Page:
September 09, 2022 4 min read

6 Best Foods To Keep Your Brain Young

Looking to keep your noggin in a tip-top state? Before reaching for the jar of supplements, focus on maintaining healthy habits.

"Most people can keep their brains young and healthy by adopting some healthy lifestyle routines—no supplements required!" said Kim Yawitz, RD, a registered dietitian and gym owner. "Regular exercise, frequent mental stimulation, an active social life, adequate sleep, and a healthy diet go a long way toward helping you to stay mentally sharp with age," she says, adding that a lot of the nutrients that are commonly used as brain health supplements can be found in the Mediterranean diet—which has been linked with better cognitive function in older adults.

Still, Yawitz says supplements could be helpful if your diet falls short in certain vital nutrients. She does caution, however, that getting too much of some of these nutrients can do more harm than good. "For this reason, it's always best to check with your doctor before taking any new supplement."

"While all of these brain health supplements are great on their own, I wouldn't suggest taking all of them at once! Speak to your medical practitioner about which ones you should take," echoed Amy Gorin, MS, RDN, an inclusive plant-based dietitian in Stamford, CT, and owner of Plant Based with Amy. Gorin added that if you are pregnant or breastfeeding, you should discuss this with your doctor to determine which ones are safe for you. 

Six supplements to consider for brain health

1. Folate 

"Folate is a B vitamin that's thought to reduce systemic inflammation—a major risk factor for Alzheimer's disease and dementia," says Yawitz, pointing to a 2021 systematic review and meta-analysis in which adults with Alzheimer's disease were 88 percent more likely to be deficient in folate. "By contrast, those who regularly hit the recommended daily allowance for folate were 56 percent less likely to have Alzheimer's disease than those who didn't get enough," she added of the research.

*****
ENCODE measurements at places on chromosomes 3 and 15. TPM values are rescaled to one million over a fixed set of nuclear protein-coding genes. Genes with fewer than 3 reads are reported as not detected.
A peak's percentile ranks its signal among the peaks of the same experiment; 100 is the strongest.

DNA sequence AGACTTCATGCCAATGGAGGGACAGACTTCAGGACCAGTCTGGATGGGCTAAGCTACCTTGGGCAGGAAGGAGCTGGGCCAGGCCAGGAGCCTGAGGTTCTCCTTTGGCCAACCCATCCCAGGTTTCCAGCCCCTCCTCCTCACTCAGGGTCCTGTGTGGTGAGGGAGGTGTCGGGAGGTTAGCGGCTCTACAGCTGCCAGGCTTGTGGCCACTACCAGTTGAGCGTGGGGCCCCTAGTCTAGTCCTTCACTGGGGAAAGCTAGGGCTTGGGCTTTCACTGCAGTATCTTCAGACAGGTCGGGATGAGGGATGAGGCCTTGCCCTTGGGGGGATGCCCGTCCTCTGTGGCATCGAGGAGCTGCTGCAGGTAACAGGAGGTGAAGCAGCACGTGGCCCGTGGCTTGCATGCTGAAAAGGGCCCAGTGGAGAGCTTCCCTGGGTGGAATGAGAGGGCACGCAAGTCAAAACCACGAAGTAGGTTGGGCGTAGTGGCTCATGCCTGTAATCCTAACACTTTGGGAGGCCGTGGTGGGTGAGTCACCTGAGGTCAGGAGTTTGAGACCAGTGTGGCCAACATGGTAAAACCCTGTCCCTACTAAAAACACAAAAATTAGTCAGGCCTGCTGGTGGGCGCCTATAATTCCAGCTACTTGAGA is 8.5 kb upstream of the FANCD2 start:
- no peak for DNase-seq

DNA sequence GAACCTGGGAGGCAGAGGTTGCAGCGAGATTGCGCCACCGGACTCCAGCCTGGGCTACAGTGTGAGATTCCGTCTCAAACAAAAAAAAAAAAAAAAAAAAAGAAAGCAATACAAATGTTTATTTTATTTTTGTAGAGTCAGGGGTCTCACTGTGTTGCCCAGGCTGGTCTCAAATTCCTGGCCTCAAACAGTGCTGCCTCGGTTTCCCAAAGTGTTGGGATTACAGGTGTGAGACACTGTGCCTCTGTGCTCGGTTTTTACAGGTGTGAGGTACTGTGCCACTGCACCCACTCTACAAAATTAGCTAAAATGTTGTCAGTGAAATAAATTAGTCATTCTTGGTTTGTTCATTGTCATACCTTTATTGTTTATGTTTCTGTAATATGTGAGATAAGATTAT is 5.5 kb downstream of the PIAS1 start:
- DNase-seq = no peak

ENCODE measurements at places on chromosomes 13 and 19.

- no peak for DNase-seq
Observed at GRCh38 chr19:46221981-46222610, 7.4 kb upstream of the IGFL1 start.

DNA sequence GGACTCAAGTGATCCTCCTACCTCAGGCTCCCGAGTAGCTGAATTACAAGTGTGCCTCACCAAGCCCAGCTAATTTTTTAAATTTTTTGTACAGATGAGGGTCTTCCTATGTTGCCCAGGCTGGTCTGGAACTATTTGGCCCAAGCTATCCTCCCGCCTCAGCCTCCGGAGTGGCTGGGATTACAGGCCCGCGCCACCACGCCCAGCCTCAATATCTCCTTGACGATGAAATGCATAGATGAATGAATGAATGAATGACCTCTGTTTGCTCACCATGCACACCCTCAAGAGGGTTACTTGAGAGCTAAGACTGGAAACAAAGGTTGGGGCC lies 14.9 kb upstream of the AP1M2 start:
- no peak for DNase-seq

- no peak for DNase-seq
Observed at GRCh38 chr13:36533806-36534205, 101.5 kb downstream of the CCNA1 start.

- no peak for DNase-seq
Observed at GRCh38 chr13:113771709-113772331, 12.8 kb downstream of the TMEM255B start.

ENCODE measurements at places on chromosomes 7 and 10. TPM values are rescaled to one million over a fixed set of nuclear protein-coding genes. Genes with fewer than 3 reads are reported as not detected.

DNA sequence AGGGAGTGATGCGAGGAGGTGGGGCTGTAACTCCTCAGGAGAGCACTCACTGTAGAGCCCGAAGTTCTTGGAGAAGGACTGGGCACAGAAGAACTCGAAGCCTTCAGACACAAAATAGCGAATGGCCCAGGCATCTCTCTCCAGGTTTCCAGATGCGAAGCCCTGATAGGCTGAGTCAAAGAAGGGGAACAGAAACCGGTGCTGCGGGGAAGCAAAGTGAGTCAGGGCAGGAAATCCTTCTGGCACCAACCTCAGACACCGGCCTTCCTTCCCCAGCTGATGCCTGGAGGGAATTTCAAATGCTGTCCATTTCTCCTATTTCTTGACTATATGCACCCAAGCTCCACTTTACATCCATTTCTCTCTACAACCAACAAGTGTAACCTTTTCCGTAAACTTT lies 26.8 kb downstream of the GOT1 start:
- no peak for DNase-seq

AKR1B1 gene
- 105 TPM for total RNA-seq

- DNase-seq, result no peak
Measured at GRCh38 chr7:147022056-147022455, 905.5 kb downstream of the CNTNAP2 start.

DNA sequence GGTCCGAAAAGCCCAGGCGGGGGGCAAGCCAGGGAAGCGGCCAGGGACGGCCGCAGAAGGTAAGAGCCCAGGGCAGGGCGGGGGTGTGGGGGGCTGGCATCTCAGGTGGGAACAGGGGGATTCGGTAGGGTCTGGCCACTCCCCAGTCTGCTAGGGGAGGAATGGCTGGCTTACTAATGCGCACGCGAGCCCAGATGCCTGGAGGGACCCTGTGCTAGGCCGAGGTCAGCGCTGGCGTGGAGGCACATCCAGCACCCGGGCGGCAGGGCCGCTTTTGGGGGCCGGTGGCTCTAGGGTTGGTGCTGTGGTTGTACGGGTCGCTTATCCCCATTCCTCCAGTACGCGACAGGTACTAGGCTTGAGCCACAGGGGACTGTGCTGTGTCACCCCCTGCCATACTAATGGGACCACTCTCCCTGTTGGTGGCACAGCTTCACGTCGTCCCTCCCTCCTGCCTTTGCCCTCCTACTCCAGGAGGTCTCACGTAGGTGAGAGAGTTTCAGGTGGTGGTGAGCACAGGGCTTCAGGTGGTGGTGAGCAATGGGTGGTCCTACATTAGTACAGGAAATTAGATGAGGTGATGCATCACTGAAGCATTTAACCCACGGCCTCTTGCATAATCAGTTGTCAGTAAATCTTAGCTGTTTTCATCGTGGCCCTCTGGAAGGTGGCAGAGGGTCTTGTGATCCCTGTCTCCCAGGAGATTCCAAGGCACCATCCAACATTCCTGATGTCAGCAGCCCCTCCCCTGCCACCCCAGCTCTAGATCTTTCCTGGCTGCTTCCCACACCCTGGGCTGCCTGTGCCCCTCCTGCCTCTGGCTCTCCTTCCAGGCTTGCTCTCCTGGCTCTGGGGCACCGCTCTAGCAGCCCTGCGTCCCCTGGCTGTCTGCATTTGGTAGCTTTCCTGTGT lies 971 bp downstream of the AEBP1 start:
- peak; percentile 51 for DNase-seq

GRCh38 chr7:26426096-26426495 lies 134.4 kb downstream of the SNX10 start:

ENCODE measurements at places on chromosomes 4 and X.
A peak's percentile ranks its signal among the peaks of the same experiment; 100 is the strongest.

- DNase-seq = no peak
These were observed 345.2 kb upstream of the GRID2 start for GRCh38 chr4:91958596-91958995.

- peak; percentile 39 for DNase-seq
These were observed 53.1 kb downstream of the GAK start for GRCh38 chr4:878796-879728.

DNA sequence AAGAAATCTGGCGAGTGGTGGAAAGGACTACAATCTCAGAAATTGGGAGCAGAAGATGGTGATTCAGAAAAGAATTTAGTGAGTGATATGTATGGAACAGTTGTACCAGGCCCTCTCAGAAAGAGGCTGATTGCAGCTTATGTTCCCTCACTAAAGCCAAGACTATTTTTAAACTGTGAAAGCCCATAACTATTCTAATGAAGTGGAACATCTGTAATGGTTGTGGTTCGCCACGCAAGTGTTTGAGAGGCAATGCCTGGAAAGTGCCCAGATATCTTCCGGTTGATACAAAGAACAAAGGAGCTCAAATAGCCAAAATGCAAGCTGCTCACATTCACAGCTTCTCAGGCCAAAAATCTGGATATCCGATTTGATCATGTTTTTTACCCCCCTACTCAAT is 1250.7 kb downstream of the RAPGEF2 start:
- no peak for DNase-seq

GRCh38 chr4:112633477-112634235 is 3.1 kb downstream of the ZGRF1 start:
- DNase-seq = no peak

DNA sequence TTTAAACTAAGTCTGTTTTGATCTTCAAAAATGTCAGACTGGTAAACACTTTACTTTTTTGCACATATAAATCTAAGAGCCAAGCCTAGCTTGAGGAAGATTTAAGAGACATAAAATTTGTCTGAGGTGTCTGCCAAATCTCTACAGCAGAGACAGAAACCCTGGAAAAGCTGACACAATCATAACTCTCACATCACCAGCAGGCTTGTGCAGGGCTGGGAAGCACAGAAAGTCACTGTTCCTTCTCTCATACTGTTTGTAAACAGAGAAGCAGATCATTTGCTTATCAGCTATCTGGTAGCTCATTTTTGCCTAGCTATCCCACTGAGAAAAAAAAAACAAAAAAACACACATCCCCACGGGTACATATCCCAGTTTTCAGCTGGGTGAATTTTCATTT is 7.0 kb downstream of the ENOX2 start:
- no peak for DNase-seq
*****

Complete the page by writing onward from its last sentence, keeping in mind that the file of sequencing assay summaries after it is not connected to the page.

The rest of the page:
"A folic acid supplement can help you cover your bases if you don't eat a lot of beef liver, leafy green veggies, whole grains, and other folate-rich foods—but more isn't necessarily better!" Yawitz says. (You can check out the 20 best folate-rich foods to learn more about dietary sources of the nutrient.) Again, don't overdo it with folate-rich foods or folate supplements: "Researchers don't know for sure if folic acid supplements improve brain health in adults who get enough vitamin B in the diet, and there's some evidence that getting too much folate could actually increase the risk of cognitive decline," according to Yawitz.

 

2. Bacopa Extract

Gorin tells us that bacopa extract is a traditional Ayurvedic herb that can benefit the brain by helping the brain protect itself. "In one 2021 study in Journal of Functional Foods, researchers saw that twice-daily supplementation with bacopa extract benefitted emotional wellbeing," Gorin says, adding, "The suggested dose for this supplement is one veg capsule, which contains 450 mg bacopa extract. This is not something that you can easily get from food." Also known as bacopa monnieri, there are many reasons why dietitians call it one of the best supplements for dementia.

 

3. Mag L-Threonate